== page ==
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WVU-P to continue virtual classes for now

The new logo for West Virginia University at Parkersburg was approved by the college’s Board of Governors on Wednesday. It features a new design for the school’s mascot, Ricky Riverhawk. Two designs were approved and both will have uses. (Photo by Brett Dunlap)

PARKERSBURG — West Virginia University at Parkersburg will be continuing to hold classes virtually for the foreseeable future while remaining in a good financial position.

The school’s Board of Governors met virtually Wednesday to go over the current responses to the ongoing COVID-19 pandemic, review the school’s annual audit, approve a new logo for the school and more.

Due to the ongoing COVID-19 pandemic, WVU-P will continue to hold all classes virtually, with a limited exception for some labs and technical hands-on classes, for the spring semester, said Brady L. Whipkey, Vice President of Facilities. The college would consider moving back to face-to-face classes if there was a significant change in the trajectory of the pandemic.

“However, that seems highly unlikely,” Whipkey said.

In the meantime, mask mandates and social distancing guidelines for campus facilities will remain in place.

The new logo for West Virginia University at Parkersburg was approved by the college’s Board of Governors on Wednesday. It features a new design for the school’s mascot, Ricky Riverhawk. Two designs were approved and both will have uses. (Photo by Brett Dunlap)

People who receive a positive COVID test are required to work remotely until they are cleared by their doctor and given a release by the health department. Contact tracing would also be conducted. Vaccine distribution is being worked out as there is a limited amount available.

Representatives from Clifton Larson Allen (CLA) went over the annual audit of the university. The audit was conducted 100 percent remotely, said Daniel Persaud of CLA.

“The main impact was the CARES Act funding received by WVU-P,” he said.

The university was awarded $1.7 million while $934,000 was earned in fiscal year 2020.

Vice President Alice Harris said as of Dec. 31, the halfway point for the current academic year, the university has collected around 57 percent of its projected budgeted annual revenue.

Some income was down on services that have relied on students being on campus like cafeteria services as well as certain workforce training programs and more.

“I don’t anticipate where we are with the COVID issue that this is going to change much for this fiscal year,” Harris said. “We have been fortunate we have had grants from the U.S. Department of Education for the CARES Act to be able to assist us to fill in for some of the things we have not been able to do because of other revenue sources declining.”

The university is showing having over $2.7 million in money available, but Harris said $300,000 is from a provision in the CARES Act that allowed them to defer payment of Social Security and Medicare taxes. That money will have to be paid back to the federal government in the future, half at the end of this calendar year and half at the end of the next calendar year.

“We are doing really well in meeting our budget expectations for each line item,” Harris said.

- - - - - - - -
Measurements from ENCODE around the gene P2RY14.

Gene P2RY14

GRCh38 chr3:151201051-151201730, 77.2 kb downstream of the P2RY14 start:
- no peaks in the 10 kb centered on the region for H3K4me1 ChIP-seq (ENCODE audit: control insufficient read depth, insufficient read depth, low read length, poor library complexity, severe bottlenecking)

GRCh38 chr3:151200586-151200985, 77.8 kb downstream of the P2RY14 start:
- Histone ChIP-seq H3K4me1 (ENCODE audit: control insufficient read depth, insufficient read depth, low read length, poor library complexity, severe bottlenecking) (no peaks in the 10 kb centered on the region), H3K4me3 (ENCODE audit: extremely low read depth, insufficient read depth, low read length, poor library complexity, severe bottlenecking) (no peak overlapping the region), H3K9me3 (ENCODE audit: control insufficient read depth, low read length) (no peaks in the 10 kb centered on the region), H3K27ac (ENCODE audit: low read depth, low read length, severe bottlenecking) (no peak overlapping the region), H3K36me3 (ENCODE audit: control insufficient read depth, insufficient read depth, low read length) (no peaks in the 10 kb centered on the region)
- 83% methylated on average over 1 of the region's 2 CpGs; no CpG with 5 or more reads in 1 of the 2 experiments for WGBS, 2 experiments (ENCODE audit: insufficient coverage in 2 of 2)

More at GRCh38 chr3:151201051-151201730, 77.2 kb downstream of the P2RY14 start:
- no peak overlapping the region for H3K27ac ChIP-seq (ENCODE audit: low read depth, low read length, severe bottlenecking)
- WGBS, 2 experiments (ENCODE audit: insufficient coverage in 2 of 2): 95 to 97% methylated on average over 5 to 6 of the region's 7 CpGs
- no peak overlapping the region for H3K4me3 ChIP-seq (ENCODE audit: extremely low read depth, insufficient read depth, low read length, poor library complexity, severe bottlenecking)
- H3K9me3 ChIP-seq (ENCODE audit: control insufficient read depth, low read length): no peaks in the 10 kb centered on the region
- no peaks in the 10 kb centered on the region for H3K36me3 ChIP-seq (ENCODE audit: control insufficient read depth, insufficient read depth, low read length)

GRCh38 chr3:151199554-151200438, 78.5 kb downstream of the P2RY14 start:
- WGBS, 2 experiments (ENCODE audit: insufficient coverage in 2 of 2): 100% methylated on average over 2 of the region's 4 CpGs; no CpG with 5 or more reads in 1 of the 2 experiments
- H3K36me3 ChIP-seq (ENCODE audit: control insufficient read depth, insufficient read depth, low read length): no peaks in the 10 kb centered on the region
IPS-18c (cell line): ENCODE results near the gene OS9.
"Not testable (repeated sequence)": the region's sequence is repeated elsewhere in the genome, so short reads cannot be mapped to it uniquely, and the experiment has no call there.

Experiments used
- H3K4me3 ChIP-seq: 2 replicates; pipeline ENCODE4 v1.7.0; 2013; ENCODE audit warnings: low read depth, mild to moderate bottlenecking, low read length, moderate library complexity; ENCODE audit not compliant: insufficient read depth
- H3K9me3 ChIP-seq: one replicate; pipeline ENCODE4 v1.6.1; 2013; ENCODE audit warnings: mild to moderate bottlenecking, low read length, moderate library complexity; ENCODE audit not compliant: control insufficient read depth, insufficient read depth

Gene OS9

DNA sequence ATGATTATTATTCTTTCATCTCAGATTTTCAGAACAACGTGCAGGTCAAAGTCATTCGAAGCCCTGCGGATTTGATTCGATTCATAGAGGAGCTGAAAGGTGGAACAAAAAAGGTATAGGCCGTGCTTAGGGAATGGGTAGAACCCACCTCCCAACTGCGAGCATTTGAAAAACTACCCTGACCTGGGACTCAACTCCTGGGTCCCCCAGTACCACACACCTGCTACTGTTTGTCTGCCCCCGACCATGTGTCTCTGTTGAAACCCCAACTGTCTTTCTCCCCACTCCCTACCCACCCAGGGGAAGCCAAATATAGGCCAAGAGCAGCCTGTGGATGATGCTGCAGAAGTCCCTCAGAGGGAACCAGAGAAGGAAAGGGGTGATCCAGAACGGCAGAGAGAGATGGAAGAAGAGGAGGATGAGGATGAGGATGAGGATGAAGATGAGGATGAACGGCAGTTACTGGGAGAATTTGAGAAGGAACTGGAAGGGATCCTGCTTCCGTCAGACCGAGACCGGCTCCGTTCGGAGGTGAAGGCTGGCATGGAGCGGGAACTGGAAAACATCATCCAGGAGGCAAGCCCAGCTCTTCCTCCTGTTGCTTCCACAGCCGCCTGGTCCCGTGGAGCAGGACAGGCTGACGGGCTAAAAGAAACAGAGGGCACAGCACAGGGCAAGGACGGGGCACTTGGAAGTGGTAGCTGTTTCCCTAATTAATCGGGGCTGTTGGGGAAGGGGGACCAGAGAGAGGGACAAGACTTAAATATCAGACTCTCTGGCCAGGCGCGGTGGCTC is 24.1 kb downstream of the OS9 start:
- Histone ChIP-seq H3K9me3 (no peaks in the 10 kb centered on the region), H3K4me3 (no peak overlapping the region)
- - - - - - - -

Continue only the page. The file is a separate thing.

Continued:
The reason for that is a number of line items are only at 10 percent of what they budgeted for due to the pandemic situation, including expenses like food, travel, printing and other things that went along with the normal activities of a regular semester at the university.

“We are collecting less revenue, we are also spending less money,” Harris said. “We are still in really good shape in meeting the expectation of meeting our budget.”

WVU-P President Chris Gilmer talked about the overall registration for the university.

“Nationally, community colleges have been hardest hit of any higher education sector with overall enrollment down 10 percent, incoming freshman enrollment down 20 percent, and enrollment of historically-underserved students down 30 percent,” he said. “It brings me joy to tell you that WVU-P is solidly bucking that trend.”

The university’s academic team has achieved 100 percent retention of continuing students for spring 2021 compared to spring 2020, Gilmer said.

“This is utterly unheard of in higher education, even in good times,” Gilmer said.

The university has achieved a 16 percent increase in new students for the fall 2020 semester and is level for the spring 2021 semester.

“Focusing only on our college student population, I am proud to report to you that we have achieved statistically level enrollment to start spring 2021, making us unique in a wonderful way among many colleges and universities nationwide,” Gilmer said. “This has not happened by accident.”

The board also approved a new logo for the university.

Recent graduating student Kaitlyn Thompson designed the new logo, highlighting the mascot Ricky Riverhawk, said Vice President Torie Jackson, Vice President for Institutional Advancement.

There are two versions, one of the bird in flight and another of a head.

The design needed to have a wing span that could be utilized in a number of marketing initiatives and photo backdrops to be utilized by the community. Both versions would have uses going forward, Jackson said.

“We are always looking for ways to connect with our community,” she said, adding that wording and type font will come at a later date.

Thompson said she was given some ideas and came up with the design.

“I was super excited to be given the opportunity,” she said.

Contact Brett Dunlap at bdunlap@newsandsentinel.com

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